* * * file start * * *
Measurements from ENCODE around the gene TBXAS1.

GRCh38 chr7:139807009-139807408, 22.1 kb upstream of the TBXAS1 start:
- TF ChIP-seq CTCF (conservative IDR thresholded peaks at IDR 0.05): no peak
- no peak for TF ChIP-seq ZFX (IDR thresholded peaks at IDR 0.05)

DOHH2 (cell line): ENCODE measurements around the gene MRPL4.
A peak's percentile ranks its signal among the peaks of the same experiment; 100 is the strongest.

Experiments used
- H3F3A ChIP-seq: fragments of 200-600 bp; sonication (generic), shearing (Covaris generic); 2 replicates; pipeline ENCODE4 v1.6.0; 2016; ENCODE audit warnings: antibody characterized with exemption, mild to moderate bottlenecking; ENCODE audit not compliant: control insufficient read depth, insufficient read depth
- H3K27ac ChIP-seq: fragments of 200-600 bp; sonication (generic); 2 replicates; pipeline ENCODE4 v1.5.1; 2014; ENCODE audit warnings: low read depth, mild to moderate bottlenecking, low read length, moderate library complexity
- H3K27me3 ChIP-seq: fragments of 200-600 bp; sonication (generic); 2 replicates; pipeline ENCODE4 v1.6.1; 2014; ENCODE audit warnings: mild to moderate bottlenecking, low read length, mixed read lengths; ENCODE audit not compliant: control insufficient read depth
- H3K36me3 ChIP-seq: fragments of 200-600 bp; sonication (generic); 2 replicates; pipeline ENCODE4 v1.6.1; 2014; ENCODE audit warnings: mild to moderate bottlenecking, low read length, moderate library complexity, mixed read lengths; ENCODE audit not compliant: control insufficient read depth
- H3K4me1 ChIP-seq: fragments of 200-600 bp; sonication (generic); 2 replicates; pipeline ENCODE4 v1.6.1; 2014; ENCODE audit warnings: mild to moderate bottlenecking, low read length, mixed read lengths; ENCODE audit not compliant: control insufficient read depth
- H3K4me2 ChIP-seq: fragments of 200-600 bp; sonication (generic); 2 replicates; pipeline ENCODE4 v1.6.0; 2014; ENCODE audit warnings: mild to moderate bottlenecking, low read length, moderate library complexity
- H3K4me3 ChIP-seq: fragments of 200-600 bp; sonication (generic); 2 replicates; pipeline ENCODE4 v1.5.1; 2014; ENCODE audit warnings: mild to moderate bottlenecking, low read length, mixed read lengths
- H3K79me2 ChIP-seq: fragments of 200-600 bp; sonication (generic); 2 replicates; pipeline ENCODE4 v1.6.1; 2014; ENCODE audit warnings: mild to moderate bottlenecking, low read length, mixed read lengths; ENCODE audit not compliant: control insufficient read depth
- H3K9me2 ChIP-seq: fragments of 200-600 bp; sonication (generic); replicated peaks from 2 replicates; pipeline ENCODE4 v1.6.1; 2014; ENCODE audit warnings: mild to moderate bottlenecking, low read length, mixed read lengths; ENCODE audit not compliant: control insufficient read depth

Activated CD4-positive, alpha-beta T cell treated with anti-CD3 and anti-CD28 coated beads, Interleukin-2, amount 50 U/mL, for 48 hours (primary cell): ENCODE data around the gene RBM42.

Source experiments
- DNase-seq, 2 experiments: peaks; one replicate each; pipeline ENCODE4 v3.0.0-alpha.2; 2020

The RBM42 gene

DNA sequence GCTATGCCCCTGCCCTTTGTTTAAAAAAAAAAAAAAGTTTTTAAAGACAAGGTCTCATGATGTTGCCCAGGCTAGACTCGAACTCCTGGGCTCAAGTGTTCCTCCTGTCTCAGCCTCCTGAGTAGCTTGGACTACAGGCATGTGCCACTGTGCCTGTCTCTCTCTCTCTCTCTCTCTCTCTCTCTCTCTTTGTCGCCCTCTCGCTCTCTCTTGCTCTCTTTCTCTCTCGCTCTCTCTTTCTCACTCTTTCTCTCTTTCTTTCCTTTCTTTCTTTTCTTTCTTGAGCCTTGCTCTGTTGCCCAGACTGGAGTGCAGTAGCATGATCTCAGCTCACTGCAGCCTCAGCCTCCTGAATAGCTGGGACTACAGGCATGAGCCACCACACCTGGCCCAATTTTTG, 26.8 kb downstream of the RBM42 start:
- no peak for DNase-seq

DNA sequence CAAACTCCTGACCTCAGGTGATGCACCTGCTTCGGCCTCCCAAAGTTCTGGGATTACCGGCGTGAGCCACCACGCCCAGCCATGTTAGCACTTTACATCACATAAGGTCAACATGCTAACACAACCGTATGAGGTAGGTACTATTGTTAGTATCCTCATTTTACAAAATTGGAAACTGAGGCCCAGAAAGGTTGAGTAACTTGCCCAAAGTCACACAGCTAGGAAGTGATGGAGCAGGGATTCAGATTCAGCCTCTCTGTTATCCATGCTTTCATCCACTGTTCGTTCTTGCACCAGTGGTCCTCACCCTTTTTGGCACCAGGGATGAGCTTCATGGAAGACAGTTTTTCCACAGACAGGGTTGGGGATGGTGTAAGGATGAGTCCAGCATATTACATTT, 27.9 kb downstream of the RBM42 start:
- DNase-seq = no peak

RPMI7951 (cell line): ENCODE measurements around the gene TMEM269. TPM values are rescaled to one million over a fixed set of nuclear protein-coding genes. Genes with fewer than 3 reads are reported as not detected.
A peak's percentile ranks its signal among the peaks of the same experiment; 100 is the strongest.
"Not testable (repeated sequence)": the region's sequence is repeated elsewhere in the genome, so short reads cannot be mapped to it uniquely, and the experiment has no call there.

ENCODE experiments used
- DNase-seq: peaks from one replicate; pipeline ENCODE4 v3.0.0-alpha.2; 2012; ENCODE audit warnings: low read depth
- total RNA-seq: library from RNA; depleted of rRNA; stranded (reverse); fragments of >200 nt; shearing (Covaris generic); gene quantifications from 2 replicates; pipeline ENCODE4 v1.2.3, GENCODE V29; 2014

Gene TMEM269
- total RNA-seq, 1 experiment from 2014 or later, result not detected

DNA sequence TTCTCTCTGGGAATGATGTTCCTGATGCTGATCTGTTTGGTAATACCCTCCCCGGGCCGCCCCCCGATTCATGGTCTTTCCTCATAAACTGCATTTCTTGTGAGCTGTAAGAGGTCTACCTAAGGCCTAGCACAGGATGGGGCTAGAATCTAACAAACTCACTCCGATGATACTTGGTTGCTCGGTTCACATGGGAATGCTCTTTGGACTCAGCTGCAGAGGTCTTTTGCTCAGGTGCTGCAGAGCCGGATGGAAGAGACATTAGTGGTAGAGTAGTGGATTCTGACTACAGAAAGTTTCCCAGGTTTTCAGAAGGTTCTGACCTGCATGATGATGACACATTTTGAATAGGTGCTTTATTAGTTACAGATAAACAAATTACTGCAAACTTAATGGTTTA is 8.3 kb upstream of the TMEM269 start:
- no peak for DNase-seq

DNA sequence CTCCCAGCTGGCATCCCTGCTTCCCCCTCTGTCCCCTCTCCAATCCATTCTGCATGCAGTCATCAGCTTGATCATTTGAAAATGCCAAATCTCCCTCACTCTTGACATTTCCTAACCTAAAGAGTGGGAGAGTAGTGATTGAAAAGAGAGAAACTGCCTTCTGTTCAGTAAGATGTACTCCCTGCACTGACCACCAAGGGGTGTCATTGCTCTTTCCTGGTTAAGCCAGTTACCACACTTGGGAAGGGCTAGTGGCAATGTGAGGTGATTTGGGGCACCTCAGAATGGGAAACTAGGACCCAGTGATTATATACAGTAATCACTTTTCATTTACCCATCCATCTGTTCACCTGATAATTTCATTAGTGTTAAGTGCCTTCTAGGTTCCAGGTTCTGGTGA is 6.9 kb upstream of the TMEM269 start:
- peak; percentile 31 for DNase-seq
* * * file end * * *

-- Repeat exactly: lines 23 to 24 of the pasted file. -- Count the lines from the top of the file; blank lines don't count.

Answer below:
DNA sequence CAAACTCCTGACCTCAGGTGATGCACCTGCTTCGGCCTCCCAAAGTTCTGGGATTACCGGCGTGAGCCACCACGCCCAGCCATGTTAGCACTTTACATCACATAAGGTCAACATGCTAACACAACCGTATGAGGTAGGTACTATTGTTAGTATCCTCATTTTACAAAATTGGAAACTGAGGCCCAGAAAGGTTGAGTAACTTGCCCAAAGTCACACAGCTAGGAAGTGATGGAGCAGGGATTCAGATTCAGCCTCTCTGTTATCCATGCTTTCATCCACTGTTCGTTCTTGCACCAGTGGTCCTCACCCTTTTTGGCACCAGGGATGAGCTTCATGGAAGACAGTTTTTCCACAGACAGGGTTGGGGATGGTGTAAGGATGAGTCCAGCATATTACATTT, 27.9 kb downstream of the RBM42 start:
- DNase-seq = no peak